Hand sanitiser usage has absolutely rocketed, with a recent report finding "The demand for hand sanitizers has increased by 1400 per cent from December 2019 to February 2020 period." Some companies had even gone so far as to increase hand sanitiser prices by 70% to take advantage of this extreme rise in demand.
People often prefer using sanitiser as opposed to hand wash due to them being easy to use, not needing running water, and comparatively time efficient. This is all well and good as an on-the-go way to keep microorganisms at bay, however what are the implications for those amongst us who are starting to rely on sanitiser instead of hand washing? It has only been recently due to the exponential rise in its use, that scientists have really started to ask the question could hand sanitiser be harming our skin?
High alcohol concentrations (usually 60-90%) mean that ABHS are classified as a Class I Flammable Liquid substance, posing a significant risk of fire accidents. An alternative therefore exists in the form of non-alcohol-based hand sanitiser, or indeed when available, soap and water. All of these associated dangers lead us to believe that without further research into the long-term effects on hand sanitiser on human skin, we should still be using soap and water when it is possible to do so.
In support of this, several studies have found that washing with soap and water provides equivalent results when compared with ABHS at removing or killing viruses such as the noroviruses and other microorganisms. It is definitely worth noting that whilst hand sanitisers kill organisms on hands, only soap and water both kills them and actually washes them off of the skin. Thus in circumstances where hands are visibly contaminated, or even just if hand washing facilities are present, humble soap and water is yet to be replaced. This begs the question, under which other circumstances is soap preferable to sanitiser? And, what are the long-term effects of consistent repetitive use?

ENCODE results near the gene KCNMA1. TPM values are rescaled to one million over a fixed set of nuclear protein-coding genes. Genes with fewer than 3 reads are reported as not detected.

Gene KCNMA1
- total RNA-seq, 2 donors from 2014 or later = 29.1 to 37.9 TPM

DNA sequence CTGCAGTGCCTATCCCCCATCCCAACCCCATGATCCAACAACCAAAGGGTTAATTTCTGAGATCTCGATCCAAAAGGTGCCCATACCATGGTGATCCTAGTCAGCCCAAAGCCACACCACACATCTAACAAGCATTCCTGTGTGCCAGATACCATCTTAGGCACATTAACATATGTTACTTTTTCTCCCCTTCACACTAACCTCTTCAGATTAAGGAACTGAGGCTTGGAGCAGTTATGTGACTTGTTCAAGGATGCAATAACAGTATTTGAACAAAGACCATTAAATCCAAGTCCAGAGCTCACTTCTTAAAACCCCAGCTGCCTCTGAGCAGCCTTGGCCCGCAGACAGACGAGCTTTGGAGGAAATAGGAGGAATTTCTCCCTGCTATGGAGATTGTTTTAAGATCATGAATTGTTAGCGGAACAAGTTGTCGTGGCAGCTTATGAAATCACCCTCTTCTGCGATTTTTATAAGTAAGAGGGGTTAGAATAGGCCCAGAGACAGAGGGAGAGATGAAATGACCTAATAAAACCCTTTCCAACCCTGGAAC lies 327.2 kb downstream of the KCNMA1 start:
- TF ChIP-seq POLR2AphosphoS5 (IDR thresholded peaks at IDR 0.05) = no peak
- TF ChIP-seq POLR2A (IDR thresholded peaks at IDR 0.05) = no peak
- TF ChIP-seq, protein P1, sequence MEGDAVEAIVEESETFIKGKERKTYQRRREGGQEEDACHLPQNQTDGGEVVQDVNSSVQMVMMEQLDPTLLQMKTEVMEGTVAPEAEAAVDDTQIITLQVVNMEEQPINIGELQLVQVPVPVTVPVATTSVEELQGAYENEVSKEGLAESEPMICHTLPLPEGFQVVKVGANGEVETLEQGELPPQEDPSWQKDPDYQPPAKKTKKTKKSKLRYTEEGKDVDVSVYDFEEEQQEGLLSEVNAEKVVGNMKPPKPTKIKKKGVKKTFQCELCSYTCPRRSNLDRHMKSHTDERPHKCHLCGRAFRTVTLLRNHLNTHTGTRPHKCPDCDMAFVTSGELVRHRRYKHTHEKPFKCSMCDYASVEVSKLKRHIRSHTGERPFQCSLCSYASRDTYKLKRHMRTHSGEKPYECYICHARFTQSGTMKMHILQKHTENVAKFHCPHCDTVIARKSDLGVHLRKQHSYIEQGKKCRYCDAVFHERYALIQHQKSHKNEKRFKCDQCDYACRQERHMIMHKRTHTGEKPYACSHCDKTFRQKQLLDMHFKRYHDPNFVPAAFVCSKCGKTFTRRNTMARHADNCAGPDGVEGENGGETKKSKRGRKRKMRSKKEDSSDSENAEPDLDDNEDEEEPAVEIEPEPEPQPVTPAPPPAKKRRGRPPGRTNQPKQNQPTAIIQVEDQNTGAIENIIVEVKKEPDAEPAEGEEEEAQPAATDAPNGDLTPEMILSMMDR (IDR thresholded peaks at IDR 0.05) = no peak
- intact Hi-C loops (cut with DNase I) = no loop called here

The most frequently reported skin conditions linked to hand sanitiser usage are irritant contact dermatitis and allergic contact dermatitis. This essentially means that you can be either allergic to hand sanitiser, or just sensitive to it- both of which will usually cause similar symptoms. These symptoms are usually your skin getting itchy and red after using hand sanitiser due to the body triggering an immune response. This is really similar to coming into contact with poison ivy and is usually mild, however in severe cases there is even cracking and bleeding- a side effect not often discussed!
Other risks carried by use of alcohol-based hand sanitiser (ABHS) stem from its ingredient list. With WHO recommending 80% ethanol, the actual alcohol content we’re putting onto our hands multiple times a day is cause for concern. One study found that blood concentration of ethanol was at 2.3% an hour and a half after using alcohol-based sanitiser. This is a concern as we know that frequently high concentrations of ethanol in human blood leads to short-term and long-term toxicity such as liver cirrhosis. Not only this, continuous application of ethanol on skin is reported to lower the skin barrier’s ability to function, thus rendering this membrane highly susceptible to harmful chemicals in soaps and cosmetics etc.
One more recent and relatively ‘unchecked’ danger of hand sanitisers is the industry standard falling due to the high demand placed on it currently. What does this really look like? Alcohols that are more affordable than ethanol with similar properties have been found in ABHS which is extremely concerning given that these are known to be more lethal if unintentionally digested by children, inhaled or even just put on the skin. Transdermal poisoning from methanol being absorbed through the skin is well reported.
In support of this, several studies have found that washing with soap and water provides equivalent results when compared with ABHS at removing or killing viruses such as the noroviruses and other microorganisms. It is definitely worth noting that whilst hand sanitisers kill organisms on hands, only soap and water both kills them and actually washes them off of the skin. Thus in circumstances where hands are visibly contaminated, or even just if hand washing facilities are present, humble soap and water is yet to be replaced.